Why alcohol and oak began to be combined

Why alcohol and oak began to be combined

Dodawanie opiekanych kawałków dębu, płatki dębowe do wina i innych alkoholi jest jednym z najbardziej fascynujących aspektów ich produkcji. There are many types of unusual changes, które mogą wystąpić w Wine barrelsnature of alcohol, when it is properly "truncated". The effects may exceed our expectations. But we must also remember, że nieprawidłowe jego stosowanie może popsuć smak naszego trunku. Płatki dębowe francuskie i amerykańskiedostępne już dla konsumentów i małych producentów wina jak i innych domowych alkoholi.

Everything started, when European wine producers stopped supplying only local communities and surrounding towns. They began distributing to other countries, and in the sixteenth century even to the areas of the New World. It was a dynamically developing branch of business, the extent of which was much greater than the area from which the raw material for wine production originally came from. A key aspect necessary for the development of each wine producer was to provide means of transporting their products to the most distant recipients.

Most of the time, wooden barrels were used to transport goods over long distances in the times of the development of the European economy, and even at the end of the Roman Empire. Everything, starting with water and ending with olive oil, even fish, were transported in wooden barrels. This was also the case with wine. In short, wooden barrels were a universal means of transporting perishable goods.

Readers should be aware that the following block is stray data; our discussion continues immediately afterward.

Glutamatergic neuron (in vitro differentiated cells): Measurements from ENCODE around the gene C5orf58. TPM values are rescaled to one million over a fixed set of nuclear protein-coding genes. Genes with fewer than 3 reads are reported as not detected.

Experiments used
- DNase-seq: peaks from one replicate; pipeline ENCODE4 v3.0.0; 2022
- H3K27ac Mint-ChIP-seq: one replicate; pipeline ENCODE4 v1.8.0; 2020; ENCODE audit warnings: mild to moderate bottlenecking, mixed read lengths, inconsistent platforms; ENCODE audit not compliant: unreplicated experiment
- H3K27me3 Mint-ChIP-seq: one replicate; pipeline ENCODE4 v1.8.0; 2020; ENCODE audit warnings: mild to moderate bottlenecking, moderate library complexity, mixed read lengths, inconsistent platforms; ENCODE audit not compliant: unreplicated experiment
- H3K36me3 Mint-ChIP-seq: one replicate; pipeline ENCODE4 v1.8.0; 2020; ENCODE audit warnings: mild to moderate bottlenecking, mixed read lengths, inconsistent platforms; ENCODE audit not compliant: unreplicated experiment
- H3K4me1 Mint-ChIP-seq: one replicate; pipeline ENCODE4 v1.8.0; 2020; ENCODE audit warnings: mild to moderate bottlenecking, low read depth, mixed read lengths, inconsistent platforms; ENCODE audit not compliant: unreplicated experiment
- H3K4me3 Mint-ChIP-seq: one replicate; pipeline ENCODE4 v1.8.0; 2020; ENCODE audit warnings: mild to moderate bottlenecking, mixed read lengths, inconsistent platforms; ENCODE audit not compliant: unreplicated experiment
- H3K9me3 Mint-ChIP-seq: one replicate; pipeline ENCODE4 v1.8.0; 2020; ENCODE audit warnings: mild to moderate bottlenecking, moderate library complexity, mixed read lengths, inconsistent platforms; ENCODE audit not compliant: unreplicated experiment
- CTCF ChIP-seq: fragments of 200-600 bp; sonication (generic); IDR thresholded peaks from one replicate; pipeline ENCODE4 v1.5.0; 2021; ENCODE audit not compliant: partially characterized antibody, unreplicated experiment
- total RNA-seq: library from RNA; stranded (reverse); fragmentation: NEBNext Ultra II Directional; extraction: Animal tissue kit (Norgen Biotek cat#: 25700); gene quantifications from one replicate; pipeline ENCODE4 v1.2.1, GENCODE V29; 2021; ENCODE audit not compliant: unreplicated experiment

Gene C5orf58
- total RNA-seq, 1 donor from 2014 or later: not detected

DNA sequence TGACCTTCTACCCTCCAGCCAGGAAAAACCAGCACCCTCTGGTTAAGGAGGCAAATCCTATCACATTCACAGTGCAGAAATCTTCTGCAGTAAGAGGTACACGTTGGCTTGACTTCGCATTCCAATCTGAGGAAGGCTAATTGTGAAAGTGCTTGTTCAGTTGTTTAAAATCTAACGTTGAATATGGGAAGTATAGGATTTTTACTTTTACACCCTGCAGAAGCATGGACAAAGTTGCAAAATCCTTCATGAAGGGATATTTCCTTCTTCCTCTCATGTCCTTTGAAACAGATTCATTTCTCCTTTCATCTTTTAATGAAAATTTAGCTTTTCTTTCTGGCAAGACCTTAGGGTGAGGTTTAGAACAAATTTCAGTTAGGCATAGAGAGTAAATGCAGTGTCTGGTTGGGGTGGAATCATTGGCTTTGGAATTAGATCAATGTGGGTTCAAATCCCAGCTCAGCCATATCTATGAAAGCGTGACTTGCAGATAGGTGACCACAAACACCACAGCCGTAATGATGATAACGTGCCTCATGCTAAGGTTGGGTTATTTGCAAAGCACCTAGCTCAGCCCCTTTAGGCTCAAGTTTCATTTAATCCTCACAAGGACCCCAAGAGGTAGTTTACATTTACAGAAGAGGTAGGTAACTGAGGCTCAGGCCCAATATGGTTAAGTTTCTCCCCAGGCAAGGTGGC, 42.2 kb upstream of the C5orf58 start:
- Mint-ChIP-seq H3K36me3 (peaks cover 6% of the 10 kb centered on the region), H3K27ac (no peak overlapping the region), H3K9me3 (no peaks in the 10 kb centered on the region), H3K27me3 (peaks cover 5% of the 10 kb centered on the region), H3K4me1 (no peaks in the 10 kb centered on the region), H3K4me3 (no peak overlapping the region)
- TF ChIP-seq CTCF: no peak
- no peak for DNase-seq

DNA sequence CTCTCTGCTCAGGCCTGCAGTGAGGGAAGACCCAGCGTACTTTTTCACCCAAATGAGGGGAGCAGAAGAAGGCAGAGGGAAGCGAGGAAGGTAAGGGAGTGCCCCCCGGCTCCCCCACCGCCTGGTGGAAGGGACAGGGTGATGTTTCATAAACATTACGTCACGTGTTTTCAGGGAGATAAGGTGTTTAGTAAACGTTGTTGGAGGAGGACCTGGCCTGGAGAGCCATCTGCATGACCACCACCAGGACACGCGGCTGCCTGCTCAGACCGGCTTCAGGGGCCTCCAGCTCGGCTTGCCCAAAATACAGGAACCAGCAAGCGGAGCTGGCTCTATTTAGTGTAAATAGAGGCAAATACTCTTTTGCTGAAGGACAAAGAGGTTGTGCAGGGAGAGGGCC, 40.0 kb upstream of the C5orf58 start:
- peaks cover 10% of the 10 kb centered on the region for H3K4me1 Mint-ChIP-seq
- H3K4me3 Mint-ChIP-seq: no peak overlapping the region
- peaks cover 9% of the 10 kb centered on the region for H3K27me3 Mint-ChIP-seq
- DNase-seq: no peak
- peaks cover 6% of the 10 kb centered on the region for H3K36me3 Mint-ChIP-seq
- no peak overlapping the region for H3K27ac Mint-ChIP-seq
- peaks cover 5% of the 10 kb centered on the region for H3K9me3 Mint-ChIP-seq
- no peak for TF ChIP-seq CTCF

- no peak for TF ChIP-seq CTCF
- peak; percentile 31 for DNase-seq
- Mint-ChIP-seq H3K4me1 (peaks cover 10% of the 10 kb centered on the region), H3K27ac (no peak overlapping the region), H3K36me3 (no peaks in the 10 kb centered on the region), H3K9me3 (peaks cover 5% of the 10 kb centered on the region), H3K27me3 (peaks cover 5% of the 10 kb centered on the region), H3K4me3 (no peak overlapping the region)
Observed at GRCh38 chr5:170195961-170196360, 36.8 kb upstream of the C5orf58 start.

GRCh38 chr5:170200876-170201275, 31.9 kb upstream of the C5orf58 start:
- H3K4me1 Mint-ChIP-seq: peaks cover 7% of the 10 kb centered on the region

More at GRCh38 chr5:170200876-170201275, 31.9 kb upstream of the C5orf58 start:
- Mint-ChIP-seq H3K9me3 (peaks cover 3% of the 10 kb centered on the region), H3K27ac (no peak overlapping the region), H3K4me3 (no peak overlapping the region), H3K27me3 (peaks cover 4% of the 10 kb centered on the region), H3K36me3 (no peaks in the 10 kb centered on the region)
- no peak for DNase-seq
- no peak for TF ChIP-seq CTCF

Ironically, in earlier times, producers were looking for wood for barrels, which would have as little effect on their guilt as possible. The barrels were treated as a necessary evil, an evil that cannot be avoided in transport, and which accelerated the already rapid deterioration of wine. For this reason, their search for a harmless species of wood seemed to make sense, and, in many cases, wood is justified. During this period, many types of hardwood were used to build barrels, which in fact had a very bad effect on the taste and condition of the wine.

French producers leaned towards oak wood from the Baltic areas, growing in the north and east of Poland, in contrast to the currently triumphant wood from national forests. The oak from those areas had less influence on their wine, and that's what they were looking for. This was true until the early 18th century, when few wine producers discovered the benefits of storing wine in barrels made of selected oaks, not only during transport but also during aging.